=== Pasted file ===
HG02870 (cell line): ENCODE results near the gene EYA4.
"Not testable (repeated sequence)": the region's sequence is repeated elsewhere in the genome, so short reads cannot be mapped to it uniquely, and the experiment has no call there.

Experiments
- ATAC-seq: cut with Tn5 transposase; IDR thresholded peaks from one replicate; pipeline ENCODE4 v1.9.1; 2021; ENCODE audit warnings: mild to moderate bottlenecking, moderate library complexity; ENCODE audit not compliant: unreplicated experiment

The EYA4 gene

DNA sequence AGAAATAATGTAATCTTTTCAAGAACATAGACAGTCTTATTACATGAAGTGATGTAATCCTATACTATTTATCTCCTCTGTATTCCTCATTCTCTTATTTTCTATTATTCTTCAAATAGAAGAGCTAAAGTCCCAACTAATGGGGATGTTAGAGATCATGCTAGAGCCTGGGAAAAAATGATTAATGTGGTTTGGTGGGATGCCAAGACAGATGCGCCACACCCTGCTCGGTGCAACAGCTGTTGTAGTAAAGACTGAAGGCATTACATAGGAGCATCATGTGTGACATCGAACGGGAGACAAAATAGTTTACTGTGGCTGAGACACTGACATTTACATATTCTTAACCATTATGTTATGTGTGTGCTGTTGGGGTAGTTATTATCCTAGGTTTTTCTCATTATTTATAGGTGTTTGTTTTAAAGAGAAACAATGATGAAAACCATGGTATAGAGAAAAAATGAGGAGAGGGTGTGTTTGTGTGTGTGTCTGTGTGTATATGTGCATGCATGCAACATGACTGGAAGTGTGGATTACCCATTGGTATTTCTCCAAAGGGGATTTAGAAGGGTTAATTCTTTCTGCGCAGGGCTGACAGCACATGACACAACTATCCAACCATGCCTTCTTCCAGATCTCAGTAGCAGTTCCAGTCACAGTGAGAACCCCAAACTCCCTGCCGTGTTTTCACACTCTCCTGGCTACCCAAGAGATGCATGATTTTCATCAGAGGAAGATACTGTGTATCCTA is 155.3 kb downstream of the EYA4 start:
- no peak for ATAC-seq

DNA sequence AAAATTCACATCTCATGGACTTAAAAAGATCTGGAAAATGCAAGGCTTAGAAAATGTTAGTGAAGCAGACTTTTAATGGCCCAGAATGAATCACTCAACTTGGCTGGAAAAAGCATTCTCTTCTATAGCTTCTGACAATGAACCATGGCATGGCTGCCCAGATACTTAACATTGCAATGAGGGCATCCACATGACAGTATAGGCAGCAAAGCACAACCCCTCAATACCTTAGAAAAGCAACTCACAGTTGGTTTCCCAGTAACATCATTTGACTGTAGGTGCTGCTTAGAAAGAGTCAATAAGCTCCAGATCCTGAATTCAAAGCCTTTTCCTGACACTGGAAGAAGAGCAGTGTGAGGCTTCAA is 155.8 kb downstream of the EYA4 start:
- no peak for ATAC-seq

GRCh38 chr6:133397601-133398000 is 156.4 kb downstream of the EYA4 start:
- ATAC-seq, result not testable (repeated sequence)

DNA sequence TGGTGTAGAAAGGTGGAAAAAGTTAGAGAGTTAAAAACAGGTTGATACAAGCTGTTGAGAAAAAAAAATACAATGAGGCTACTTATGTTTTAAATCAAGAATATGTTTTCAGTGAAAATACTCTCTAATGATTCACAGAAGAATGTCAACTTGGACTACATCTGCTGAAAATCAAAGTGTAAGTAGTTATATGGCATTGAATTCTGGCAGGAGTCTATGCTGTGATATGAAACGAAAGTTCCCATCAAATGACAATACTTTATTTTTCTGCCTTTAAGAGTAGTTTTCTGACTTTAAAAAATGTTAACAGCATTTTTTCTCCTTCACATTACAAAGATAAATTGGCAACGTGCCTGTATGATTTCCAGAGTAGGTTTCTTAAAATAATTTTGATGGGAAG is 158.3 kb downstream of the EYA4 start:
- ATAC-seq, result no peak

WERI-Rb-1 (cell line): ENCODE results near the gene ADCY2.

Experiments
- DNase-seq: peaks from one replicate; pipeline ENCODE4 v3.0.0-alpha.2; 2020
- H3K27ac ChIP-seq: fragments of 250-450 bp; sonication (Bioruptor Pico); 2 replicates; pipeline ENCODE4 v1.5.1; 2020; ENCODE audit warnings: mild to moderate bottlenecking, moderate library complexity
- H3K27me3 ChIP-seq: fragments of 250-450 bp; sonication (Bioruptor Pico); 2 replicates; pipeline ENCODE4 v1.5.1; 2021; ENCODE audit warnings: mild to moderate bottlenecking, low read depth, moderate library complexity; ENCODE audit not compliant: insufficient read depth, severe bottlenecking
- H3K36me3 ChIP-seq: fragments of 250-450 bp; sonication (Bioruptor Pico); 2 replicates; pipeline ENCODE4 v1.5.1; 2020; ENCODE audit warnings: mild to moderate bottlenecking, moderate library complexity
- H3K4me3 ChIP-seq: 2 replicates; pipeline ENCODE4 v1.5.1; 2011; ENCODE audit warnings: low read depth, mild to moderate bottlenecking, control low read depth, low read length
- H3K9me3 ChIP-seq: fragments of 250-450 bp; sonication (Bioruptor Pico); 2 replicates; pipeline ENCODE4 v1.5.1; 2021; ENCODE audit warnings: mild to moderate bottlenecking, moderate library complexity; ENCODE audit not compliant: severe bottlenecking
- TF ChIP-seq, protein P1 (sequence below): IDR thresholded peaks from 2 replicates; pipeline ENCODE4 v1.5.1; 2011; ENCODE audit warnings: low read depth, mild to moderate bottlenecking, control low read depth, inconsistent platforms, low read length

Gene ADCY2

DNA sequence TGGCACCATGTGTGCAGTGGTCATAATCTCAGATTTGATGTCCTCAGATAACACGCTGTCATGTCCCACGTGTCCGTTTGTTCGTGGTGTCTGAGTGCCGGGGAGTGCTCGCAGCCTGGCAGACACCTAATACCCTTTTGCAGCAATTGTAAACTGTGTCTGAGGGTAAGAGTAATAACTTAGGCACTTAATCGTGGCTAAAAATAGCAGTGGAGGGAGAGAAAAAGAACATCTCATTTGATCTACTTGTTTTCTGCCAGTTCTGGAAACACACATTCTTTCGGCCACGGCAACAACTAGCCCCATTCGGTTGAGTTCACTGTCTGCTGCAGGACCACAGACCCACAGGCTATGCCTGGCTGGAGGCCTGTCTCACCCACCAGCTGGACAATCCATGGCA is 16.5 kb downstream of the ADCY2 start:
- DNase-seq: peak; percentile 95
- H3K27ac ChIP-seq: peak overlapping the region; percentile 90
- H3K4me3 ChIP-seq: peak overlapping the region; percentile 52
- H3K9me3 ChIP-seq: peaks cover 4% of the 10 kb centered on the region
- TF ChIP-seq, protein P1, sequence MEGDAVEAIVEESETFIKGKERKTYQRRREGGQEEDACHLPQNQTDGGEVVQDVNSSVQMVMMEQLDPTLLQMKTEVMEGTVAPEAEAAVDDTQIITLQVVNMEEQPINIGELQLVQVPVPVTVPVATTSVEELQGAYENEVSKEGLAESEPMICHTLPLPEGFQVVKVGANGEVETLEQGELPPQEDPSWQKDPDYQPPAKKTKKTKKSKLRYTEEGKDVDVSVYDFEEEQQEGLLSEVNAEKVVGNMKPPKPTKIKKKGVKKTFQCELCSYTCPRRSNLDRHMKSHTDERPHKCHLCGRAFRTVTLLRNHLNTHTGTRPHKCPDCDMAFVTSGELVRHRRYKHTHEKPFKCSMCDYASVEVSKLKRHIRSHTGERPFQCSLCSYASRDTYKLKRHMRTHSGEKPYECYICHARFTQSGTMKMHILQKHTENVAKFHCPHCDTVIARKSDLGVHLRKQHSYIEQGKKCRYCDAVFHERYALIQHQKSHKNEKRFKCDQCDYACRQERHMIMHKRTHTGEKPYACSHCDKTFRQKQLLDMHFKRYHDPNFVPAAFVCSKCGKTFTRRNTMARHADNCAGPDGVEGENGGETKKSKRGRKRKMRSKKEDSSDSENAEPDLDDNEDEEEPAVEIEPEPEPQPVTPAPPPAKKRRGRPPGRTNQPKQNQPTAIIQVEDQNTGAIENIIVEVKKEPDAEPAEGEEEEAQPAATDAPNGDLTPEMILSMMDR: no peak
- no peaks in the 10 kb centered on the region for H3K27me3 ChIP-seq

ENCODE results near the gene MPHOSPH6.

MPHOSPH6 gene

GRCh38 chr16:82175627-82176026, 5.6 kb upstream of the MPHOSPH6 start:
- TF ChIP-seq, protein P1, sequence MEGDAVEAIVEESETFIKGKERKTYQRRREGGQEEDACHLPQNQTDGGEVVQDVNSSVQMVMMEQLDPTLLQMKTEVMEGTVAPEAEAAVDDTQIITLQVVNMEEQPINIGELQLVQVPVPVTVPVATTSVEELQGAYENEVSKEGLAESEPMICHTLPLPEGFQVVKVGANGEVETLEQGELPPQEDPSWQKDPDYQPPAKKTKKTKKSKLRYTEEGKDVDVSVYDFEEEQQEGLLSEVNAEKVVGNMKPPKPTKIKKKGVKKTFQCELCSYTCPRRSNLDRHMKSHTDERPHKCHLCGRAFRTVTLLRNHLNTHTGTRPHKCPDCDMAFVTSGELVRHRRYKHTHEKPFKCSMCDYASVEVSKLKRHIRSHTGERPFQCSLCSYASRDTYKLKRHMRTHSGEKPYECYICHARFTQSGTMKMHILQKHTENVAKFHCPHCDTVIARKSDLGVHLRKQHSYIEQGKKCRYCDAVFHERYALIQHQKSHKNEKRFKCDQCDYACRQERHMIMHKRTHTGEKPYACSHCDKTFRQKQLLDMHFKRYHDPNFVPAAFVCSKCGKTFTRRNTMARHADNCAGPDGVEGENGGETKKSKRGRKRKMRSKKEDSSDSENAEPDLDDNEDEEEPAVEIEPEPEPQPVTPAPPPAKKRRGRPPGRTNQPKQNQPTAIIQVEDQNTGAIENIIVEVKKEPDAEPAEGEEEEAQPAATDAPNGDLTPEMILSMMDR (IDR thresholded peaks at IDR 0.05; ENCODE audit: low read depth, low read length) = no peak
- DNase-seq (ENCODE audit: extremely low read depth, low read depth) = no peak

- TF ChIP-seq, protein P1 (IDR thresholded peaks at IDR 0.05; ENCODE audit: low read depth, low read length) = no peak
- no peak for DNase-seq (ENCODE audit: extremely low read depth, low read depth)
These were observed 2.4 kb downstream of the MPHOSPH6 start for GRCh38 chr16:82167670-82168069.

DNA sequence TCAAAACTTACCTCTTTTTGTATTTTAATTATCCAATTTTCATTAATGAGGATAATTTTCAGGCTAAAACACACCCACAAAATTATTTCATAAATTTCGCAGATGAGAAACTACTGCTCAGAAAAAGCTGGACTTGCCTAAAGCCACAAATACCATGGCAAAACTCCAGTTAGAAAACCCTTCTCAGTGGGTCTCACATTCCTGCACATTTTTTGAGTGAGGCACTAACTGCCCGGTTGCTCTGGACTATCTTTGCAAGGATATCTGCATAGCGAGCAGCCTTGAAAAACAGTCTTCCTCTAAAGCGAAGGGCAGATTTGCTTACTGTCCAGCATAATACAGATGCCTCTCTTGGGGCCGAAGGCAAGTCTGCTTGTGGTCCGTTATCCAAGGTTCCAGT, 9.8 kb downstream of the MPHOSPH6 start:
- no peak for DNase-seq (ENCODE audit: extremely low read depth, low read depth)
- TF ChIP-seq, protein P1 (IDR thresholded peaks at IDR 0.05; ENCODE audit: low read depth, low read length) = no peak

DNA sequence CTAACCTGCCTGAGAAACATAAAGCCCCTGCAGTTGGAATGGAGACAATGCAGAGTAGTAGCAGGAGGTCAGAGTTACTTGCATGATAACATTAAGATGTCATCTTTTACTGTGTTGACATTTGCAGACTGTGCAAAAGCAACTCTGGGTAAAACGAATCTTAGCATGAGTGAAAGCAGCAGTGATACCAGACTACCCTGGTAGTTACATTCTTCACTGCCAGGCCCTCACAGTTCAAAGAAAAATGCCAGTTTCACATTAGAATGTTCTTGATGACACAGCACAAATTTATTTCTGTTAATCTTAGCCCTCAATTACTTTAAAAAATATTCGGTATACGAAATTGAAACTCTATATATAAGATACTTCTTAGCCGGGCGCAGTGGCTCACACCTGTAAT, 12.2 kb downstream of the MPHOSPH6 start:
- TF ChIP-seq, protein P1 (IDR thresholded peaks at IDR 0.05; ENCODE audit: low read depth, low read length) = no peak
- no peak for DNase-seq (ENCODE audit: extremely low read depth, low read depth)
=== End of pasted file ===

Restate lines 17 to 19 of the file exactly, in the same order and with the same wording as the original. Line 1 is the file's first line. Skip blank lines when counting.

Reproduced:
- H3K27ac ChIP-seq: fragments of 250-450 bp; sonication (Bioruptor Pico); 2 replicates; pipeline ENCODE4 v1.5.1; 2020; ENCODE audit warnings: mild to moderate bottlenecking, moderate library complexity
- H3K27me3 ChIP-seq: fragments of 250-450 bp; sonication (Bioruptor Pico); 2 replicates; pipeline ENCODE4 v1.5.1; 2021; ENCODE audit warnings: mild to moderate bottlenecking, low read depth, moderate library complexity; ENCODE audit not compliant: insufficient read depth, severe bottlenecking
- H3K36me3 ChIP-seq: fragments of 250-450 bp; sonication (Bioruptor Pico); 2 replicates; pipeline ENCODE4 v1.5.1; 2020; ENCODE audit warnings: mild to moderate bottlenecking, moderate library complexity